In combination with the other books that I am reading this week, the first by David Perkins,Making Learning Whole, the second by Curtis Bonk, The World is Open: How Web Technology is Revolutionizing Education, this book I have read in galley form, by Dr. Kent C. Myers [strategist and process historian, a disciple of Russell L. Ackoff] with contributed chapters from a number of other individuals, gives me hope. This is an extraordinarily diplomatic and measured book, a book that can nudge even the most recalcitrant of know-it-all stake-holders toward the “aha” experience that what they are doing [doing the wrong things righter] is NOT WORKING and maybe, just maybe, they should try Reflexive Practice (or at least begin to hire people that think this way). This is *the* book that could-should lead to the first-ever Secretary General of Education, Intelligence, & Research….IMHO. The Smart Nation Act: Public Intelligence in the Public Interest, done with Congressman Rob Simmons (R-CT-02) was a proponency book. This book by Dr. Myers et al is a praxis book absolutely up there with the other 6 Star and beyond books that I recommend. As soon as I receive a printed copy, I will publish a detailed review.
AMAZON HAS THE BOOK ON SALE, $30 off from the list price of $95. As opposed as I am to the doubling of book prices, this is one book that is easily worth $65, and it is the one book I will be interested in discussing with all comers when I return to NCA in September.
Blurbs at Amazon
“An important book which illuminates, with practical and readable lessons, the path to top performance.”—Warren Bennis, Distinguished Professor of Business, University of Southern California and author of Still Surprised: A Memoir of a Life in Leadership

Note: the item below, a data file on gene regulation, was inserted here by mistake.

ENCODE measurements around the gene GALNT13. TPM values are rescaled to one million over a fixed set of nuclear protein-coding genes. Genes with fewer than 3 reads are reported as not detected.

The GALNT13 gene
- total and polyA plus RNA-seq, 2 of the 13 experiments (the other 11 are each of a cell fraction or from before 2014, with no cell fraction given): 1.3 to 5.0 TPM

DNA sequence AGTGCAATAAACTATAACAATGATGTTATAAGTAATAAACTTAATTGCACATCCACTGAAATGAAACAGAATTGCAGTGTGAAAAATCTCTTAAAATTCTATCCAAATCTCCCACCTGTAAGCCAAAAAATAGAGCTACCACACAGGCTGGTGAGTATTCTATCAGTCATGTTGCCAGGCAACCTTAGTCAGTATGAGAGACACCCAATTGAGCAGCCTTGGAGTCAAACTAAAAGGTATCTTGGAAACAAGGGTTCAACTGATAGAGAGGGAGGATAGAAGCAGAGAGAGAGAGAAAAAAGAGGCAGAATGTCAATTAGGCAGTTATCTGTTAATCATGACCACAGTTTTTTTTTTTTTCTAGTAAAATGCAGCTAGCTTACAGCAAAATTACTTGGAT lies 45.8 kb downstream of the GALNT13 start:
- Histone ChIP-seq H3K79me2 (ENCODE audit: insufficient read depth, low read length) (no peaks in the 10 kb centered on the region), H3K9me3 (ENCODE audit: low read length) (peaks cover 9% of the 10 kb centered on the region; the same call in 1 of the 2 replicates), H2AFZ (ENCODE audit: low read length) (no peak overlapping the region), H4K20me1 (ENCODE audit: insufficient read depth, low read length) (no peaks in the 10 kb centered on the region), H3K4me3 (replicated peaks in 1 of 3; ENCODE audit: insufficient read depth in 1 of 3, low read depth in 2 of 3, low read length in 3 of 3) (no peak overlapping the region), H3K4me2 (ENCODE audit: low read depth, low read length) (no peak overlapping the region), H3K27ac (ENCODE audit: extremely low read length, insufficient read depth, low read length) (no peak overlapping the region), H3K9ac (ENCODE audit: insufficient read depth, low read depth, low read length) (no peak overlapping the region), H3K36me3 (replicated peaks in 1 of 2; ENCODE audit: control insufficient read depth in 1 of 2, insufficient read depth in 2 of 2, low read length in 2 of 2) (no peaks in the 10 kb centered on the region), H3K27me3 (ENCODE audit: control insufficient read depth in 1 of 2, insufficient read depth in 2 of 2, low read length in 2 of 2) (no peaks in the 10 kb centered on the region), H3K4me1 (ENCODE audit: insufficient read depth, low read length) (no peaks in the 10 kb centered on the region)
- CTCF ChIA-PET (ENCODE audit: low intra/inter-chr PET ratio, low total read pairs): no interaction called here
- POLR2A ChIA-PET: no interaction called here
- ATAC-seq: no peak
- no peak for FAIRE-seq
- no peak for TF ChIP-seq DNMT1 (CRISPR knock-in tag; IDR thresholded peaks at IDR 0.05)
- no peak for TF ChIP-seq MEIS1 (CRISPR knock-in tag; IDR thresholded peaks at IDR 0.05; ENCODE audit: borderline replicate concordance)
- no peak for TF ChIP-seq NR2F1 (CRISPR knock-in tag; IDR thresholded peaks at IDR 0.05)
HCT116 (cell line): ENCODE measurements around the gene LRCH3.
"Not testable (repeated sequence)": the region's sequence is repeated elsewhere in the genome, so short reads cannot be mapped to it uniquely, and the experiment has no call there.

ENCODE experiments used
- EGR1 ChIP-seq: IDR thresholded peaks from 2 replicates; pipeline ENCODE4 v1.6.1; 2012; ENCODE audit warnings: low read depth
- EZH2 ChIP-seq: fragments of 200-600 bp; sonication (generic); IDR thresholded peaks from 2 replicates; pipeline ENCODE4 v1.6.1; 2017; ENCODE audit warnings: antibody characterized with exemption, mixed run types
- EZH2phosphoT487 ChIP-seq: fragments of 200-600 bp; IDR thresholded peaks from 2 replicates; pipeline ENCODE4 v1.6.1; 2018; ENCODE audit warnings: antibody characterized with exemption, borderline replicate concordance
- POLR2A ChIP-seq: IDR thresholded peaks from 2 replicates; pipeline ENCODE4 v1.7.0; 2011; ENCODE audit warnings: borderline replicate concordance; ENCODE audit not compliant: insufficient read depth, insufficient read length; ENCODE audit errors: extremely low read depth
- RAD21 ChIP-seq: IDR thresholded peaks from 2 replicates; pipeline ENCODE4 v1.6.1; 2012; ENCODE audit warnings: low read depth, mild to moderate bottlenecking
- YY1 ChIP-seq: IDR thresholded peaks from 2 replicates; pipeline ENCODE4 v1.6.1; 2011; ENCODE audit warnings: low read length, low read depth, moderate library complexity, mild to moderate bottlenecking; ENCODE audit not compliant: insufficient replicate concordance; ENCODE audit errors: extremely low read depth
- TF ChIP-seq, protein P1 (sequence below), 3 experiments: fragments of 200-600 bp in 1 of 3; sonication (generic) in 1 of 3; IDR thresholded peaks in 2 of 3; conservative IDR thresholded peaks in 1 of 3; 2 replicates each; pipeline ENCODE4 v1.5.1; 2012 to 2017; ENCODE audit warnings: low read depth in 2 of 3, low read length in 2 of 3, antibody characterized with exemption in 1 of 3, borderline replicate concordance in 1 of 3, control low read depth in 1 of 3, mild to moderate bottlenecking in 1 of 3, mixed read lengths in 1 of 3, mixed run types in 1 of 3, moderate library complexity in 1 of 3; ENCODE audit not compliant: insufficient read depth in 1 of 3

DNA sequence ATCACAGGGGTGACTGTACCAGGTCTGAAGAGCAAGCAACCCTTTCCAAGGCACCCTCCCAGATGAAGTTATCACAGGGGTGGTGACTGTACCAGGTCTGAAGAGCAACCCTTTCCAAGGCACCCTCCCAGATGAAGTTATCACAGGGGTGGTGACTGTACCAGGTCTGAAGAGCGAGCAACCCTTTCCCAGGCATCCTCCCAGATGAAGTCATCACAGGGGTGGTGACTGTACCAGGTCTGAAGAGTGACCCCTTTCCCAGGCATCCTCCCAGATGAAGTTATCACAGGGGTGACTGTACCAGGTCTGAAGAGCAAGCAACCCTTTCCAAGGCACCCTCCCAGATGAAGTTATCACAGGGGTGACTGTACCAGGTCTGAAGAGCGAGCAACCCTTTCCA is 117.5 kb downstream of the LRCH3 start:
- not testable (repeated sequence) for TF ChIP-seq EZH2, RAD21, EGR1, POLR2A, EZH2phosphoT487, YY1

“A quiet but powerful critique of professions and professional education, with a glimpse of how experts could participate in open and engaged dialogue and actually help us adapt our way through today’s crisis.” —Carol R. Hunter, Associate University Librarian, University of Virginia
Both a Tour of Substance, and an Eye Opener for Book People
July 29, 2010
This is a 6 Star and Beyond book and is so categorized at Phi Beta Iota, the Public Intelligence Blog, where one can browse all 1600+ of my non-fiction reviews sorted into 98 categories and easily found with keywords–I’ve tried for years to get Amazon to give us this functionality and finally created it for my own work.
I was so impressed, so engaged, so absolutely educated by this author that I spent no less than four hours, and it might be as much as six, creating a table of all 120 films that he mentioned, with the directors, the year of release, and hot links. The complete list with hot links is at Phi Beta Iota, and should have been an appendix–I certainly give the list to the author should he wish to post it anywhere.